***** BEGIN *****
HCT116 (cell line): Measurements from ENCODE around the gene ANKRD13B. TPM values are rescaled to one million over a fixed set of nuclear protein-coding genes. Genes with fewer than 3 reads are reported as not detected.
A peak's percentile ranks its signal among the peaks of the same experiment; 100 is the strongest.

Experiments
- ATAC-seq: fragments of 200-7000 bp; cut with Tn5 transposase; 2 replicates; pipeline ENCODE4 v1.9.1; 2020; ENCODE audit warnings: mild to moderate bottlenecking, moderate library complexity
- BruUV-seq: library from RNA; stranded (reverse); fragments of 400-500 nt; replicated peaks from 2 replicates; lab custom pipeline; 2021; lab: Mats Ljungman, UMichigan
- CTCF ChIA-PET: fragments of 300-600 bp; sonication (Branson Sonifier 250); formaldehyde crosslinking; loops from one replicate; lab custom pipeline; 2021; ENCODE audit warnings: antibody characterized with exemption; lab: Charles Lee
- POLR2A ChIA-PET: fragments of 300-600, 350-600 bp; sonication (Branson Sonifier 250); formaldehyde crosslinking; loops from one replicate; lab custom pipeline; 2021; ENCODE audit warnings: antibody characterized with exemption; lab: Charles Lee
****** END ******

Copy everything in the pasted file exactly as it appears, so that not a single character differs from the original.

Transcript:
HCT116 (cell line): Measurements from ENCODE around the gene ANKRD13B. TPM values are rescaled to one million over a fixed set of nuclear protein-coding genes. Genes with fewer than 3 reads are reported as not detected.
A peak's percentile ranks its signal among the peaks of the same experiment; 100 is the strongest.

Experiments
- ATAC-seq: fragments of 200-7000 bp; cut with Tn5 transposase; 2 replicates; pipeline ENCODE4 v1.9.1; 2020; ENCODE audit warnings: mild to moderate bottlenecking, moderate library complexity
- BruUV-seq: library from RNA; stranded (reverse); fragments of 400-500 nt; replicated peaks from 2 replicates; lab custom pipeline; 2021; lab: Mats Ljungman, UMichigan
- CTCF ChIA-PET: fragments of 300-600 bp; sonication (Branson Sonifier 250); formaldehyde crosslinking; loops from one replicate; lab custom pipeline; 2021; ENCODE audit warnings: antibody characterized with exemption; lab: Charles Lee
- POLR2A ChIA-PET: fragments of 300-600, 350-600 bp; sonication (Branson Sonifier 250); formaldehyde crosslinking; loops from one replicate; lab custom pipeline; 2021; ENCODE audit warnings: antibody characterized with exemption; lab: Charles Lee